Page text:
What can citizens do to safeguard cultural heritage?
“The revolution of January 2011 resulted in the destruction, degradation and looting of vital components of Cairo’s historic heritage. In response to that state of affairs, which they regarded as attributable to weak institutional governance, civil society movements for the protection and management of cultural heritage have sprung up, relying on social networks. They claim that citizens have the right to play an active part in the protection of their heritage and living environment. The ‘Save Cairo’ initiative, designed to protect the city’s urban heritage, organizes sit-ins in front of buildings threatened with destruction, as well as campaigning publicly. While it has not always been successful in averting destruction, it has drawn attention to the issue of conserving urban heritage. Other kinds of action are being taken on a neighbourhood scale. The Heliopolis heritage initiative is documenting the architectural heritage of the twentieth century through photography competitions, guided tours and campaigns directed at the authorities. The Ana min Al-Zaher (‘I’m from Al Zaher’) initiative prompted the state to renovate and reopen an architectural treasure, the Al Sakakini Palace. The Athar Lina (‘the monument is ours’) initiative in Al-Khalifa Street is advocating for citizen participation in heritage protection, enabling the interests of local residents to be better ad- dressed. Participatory workshops involving both the local residents and the authorities were set up in 2012. The commitment has been followed up with the creation of a school of heritage and a number of restoration activities (medieval domes, twentieth-century buildings, etc.). The defence of the citizens’ interests has since broadened to include the regeneration of public areas and improvement in the management of household waste collection.”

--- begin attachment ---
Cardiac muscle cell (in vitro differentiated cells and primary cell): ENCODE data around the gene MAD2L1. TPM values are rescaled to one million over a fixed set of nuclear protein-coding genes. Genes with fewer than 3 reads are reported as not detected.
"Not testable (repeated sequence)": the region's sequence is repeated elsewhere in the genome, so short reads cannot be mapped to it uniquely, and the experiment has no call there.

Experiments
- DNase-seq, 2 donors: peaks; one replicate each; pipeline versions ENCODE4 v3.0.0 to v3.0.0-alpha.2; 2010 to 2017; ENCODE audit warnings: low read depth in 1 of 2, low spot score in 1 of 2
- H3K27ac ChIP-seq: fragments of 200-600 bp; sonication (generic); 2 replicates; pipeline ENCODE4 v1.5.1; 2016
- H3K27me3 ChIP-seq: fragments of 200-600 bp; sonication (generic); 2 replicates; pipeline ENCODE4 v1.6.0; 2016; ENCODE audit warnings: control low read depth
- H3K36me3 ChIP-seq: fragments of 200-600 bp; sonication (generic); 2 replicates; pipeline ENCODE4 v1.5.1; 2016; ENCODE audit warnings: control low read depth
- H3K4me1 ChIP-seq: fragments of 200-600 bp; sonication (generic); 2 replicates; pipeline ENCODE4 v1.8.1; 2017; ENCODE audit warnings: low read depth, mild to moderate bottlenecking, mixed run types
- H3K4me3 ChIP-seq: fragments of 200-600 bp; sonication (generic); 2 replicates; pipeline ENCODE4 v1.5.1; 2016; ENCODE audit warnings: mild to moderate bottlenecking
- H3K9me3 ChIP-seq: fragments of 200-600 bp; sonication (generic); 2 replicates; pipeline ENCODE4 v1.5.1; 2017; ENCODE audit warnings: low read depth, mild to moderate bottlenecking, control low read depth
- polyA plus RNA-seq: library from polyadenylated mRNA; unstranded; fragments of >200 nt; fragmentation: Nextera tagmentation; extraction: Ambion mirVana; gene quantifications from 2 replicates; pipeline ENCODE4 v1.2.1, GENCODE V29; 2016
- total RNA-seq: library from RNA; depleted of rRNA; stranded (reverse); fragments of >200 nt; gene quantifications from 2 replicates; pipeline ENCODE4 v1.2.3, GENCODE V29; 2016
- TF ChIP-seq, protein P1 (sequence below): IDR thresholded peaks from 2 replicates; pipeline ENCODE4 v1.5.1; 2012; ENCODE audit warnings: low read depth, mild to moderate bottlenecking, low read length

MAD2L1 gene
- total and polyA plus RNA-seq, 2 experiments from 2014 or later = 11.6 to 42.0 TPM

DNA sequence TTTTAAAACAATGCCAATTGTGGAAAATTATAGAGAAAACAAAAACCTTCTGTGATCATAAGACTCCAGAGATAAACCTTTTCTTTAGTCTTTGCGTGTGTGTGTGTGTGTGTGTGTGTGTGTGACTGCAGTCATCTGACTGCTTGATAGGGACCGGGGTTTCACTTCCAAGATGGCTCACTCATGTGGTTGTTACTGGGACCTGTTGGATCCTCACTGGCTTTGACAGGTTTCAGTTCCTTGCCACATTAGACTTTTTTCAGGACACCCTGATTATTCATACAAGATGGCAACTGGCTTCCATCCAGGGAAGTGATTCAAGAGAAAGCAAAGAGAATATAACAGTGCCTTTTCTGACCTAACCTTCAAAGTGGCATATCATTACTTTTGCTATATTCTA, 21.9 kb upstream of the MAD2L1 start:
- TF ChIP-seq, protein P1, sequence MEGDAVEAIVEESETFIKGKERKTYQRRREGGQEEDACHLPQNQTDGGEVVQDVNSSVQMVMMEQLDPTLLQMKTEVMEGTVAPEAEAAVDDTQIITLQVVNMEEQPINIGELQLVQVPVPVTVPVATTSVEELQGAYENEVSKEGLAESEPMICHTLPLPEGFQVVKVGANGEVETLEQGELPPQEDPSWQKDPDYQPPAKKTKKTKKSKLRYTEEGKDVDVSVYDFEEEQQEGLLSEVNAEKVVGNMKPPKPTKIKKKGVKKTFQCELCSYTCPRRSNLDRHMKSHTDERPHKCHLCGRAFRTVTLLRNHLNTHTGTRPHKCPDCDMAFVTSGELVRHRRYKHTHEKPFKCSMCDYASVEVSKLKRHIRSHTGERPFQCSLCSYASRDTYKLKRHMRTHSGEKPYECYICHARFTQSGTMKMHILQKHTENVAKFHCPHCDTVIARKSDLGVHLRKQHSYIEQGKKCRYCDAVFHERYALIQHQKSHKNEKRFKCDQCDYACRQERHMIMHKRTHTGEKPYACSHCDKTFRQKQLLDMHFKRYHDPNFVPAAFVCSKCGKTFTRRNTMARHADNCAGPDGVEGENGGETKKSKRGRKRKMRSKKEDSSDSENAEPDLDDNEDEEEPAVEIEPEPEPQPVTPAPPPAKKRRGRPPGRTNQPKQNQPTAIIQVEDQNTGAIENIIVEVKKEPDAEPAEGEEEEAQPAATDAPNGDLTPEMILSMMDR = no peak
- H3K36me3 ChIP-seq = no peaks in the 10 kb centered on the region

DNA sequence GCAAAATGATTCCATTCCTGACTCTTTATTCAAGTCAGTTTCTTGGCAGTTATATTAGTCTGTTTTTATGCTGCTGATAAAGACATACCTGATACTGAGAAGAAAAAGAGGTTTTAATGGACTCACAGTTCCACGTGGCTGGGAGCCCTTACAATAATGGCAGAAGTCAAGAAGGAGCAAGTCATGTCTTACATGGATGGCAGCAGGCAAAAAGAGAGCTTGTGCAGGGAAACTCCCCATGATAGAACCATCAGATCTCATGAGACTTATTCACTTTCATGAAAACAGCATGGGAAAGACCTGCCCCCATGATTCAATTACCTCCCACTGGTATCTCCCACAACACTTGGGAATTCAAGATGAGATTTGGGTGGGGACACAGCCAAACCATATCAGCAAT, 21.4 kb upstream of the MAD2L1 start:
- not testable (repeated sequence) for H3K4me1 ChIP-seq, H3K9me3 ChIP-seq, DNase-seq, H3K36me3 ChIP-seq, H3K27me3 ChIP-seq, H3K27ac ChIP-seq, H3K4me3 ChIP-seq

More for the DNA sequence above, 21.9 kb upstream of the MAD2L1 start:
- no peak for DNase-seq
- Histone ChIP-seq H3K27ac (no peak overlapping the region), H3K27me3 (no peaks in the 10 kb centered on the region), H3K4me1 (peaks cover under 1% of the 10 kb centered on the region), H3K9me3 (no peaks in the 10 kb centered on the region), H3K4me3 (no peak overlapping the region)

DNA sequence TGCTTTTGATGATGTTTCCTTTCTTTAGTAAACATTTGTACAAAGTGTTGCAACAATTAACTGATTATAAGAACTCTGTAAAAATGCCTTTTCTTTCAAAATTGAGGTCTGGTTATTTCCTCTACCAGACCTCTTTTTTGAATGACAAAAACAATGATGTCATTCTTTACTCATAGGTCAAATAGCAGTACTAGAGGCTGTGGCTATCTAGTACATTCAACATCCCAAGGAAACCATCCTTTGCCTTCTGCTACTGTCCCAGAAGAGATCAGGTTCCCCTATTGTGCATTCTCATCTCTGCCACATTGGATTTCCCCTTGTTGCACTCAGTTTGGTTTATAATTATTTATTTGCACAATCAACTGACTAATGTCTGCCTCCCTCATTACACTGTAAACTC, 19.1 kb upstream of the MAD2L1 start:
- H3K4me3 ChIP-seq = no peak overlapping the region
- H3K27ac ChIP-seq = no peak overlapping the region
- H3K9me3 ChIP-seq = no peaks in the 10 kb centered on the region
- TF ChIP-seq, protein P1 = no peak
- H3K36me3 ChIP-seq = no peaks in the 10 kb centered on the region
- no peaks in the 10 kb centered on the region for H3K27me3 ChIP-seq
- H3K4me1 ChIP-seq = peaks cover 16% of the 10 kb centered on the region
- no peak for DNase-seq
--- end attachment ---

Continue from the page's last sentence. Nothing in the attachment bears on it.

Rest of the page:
UNESCO report on Culture and Sustainable Urban Development, p.98Do you think that in the city where you live, some heritage buildings could be under threat of demolition?Share your thoughts about what could be done to protect them“In 2008, George Town and Melaka were jointly inscribed on the UNESCO World Heritage List for their rich trading heritage. In George Town, the capital and largest city of the state of Penang in Malaysia, the local community plays a significant role in the conservation and protection of cultural heritage and the promotion of urban development. Faced with large-scale development threats that risk impacting the heritage values of the site, the local community has been active in driving several conservation processes forward. In 2007, a large-scale community protest, consisting of numerous demonstrations, campaigns and government lobbying successfully halted the Penang Global City Centre Development (PGCC) project, which aimed to transform 260 acres of green space into tower blocks. Similarly, the establishment of the Penang Heritage Trust has paved the way for other bottom-up conservation processes, including the George Town Transformation Programme established in 2009, which have resulted in cultural mapping, capacity-building, conservation and the development of shared spaces to address the issues of the city’s ageing population, poor public amenities and lack of investment.”
Cultural Heritage and the City
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